037: How Veterinarians Can Help Save The Bees w/ Christina Geldert
Did you know that bees pollinate 1/3 of everything you eat? I am joined by Christina Geldert, 2nd-year vet student and president and founder of the Honey Bee Veterinary Medicine Club at CSU. This club is the first of its kind and works to highlight the role of veterinarian medicine in bees.
Christina is all-in for bees and is helping bridge the gap between veterinary medicine, agriculture, and honey bee sustainability. By figuring out how veterinarians can help bees and bee health, Christina hopes to put an end to the death of bee colonies and quantify the issues that affect bees.
We are tackling all things bee related on today’s episode including farm to table sustainability, education, and exposure. If you are fascinated by bees and want to learn something new, today’s episode is for you. Let us know what you think about today’s bee fact’s and your best bee related dad jokes in the comments below!
In This Episode
- The surprising connection between veterinary medicine and agriculture
- Why bees need veterinarians
- Learn about honey bees, how they work, and why they are important
- The benefit of having beehives on a campus
- How to give a bee a physical exam and why you need to treat a colony as a superorganism
- Why you shouldn’t be afraid to wear bright colors and show your tattoos when interviewing for vet school
“So I zipped up that bee suit and I was totally hooked. And like in hindsight it just seems like from that moment on is when I started reading about them and watching documentaries about them and just kind of figuring out bees and what this like incredible superorganism is comprised of. Because bees are just so fascinating in how they interact with one another and how their whole colony is organized.” (11:07)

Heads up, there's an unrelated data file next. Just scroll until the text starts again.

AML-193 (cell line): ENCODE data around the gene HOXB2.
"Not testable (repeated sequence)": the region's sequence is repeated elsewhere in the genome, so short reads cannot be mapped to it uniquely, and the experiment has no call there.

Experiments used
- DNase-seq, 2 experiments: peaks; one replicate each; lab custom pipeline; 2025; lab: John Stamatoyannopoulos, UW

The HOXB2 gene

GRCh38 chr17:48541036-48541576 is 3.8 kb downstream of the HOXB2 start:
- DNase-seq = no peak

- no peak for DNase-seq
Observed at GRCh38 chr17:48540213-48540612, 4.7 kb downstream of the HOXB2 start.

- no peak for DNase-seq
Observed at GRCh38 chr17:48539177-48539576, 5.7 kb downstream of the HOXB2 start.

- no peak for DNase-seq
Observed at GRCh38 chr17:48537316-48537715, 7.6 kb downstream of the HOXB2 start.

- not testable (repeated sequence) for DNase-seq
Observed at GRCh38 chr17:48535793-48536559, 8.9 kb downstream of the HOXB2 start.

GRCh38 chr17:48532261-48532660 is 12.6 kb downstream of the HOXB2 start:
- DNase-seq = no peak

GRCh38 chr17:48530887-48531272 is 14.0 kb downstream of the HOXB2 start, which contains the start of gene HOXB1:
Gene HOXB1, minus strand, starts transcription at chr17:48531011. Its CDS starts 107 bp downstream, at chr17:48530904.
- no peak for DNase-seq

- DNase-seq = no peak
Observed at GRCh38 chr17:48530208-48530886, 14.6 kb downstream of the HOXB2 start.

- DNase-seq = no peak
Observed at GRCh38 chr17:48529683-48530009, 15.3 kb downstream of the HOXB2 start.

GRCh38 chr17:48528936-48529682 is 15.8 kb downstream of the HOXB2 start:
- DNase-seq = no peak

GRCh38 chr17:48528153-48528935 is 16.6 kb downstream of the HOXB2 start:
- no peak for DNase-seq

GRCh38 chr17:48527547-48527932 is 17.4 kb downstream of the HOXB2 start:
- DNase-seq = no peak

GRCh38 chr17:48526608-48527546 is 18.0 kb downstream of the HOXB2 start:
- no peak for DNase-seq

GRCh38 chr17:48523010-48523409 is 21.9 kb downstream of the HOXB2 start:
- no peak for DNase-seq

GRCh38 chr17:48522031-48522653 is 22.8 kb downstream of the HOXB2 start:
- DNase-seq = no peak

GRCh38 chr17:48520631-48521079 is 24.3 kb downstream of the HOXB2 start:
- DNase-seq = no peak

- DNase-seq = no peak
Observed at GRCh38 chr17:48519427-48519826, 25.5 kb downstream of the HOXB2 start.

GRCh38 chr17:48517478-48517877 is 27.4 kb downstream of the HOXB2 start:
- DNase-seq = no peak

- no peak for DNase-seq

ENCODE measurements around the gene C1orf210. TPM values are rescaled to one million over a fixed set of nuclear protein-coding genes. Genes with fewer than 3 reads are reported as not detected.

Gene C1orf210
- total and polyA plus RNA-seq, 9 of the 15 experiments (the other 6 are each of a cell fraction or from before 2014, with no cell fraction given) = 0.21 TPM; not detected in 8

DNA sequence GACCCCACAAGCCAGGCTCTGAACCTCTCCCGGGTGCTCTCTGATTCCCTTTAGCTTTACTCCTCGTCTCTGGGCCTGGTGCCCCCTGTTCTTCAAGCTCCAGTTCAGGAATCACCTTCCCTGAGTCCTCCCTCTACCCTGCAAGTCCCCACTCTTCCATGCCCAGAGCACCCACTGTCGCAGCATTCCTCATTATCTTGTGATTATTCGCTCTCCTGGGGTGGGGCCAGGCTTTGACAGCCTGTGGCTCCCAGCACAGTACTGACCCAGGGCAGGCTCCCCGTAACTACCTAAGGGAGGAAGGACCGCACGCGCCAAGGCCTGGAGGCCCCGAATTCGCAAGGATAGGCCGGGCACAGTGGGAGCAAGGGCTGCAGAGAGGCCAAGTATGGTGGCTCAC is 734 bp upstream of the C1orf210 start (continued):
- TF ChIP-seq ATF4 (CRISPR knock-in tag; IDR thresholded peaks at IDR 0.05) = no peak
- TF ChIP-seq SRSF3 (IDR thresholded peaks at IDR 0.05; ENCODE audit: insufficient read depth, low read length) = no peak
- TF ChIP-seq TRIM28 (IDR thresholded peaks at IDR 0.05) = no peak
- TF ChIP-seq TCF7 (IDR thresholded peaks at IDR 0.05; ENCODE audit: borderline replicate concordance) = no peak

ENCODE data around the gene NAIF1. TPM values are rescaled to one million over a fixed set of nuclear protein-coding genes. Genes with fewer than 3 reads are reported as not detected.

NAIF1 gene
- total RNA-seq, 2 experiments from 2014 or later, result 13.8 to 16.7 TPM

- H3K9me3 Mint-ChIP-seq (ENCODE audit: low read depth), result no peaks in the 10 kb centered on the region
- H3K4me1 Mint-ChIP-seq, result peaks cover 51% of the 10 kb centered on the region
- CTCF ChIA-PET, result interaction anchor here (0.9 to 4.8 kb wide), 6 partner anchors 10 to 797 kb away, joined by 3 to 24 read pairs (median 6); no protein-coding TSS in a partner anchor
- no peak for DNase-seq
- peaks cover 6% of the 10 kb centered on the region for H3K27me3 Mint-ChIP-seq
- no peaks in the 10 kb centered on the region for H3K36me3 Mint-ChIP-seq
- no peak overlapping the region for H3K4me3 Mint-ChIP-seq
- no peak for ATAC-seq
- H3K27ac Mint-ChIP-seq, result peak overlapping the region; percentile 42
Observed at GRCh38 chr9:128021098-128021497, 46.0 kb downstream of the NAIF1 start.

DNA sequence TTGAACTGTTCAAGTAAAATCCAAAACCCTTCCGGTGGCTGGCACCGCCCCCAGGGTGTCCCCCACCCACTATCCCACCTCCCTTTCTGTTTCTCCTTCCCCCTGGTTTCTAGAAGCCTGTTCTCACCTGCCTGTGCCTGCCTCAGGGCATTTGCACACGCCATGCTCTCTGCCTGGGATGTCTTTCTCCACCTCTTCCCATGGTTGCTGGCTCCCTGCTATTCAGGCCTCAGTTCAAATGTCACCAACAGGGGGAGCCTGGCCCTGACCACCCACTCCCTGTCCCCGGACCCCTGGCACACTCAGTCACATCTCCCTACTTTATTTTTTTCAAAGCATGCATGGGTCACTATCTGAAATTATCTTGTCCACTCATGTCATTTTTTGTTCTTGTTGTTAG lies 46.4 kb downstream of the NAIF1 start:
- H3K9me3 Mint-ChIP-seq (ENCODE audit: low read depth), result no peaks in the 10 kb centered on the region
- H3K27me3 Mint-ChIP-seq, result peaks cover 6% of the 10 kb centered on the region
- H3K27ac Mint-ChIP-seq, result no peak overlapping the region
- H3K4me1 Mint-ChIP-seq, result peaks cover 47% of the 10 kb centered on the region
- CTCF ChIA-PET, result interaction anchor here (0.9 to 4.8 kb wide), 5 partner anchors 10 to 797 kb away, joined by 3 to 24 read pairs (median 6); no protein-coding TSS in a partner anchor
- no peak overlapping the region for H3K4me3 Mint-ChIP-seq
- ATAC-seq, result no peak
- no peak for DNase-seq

“We are the professionals that have those tools in our toolbox to apply that to a new problem. And the fact that bees are dying is motivation enough to say maybe we should do something about this because we have the curative power of medicine that has not yet been applied to the honey bee population.” (32:54)
“We go into superhuman mode for the whole semester. And I think it’s really easy to take that energy and somehow like when I don’t know what to do with it I kinda can turn it back into this like negative thing or let it just stew inside of me because I’m used to pouring it out into school or what I am doing.” (55:51)
“It is an interesting thing to see the similarities in our fields. And by similarities, I mean exact same because we use the same supplies and we follow the procedures when taking care of a patient… those are things that human medical professionals, they don’t see it in the same way. Or they see our work as cute or novel or like silly, kind of. And it’s like no, we are doing the same stuff, and sometimes harder stuff because our patient can’t tell us what hurts.” (1:06:47)
Contact Christina at firstname.lastname@example.org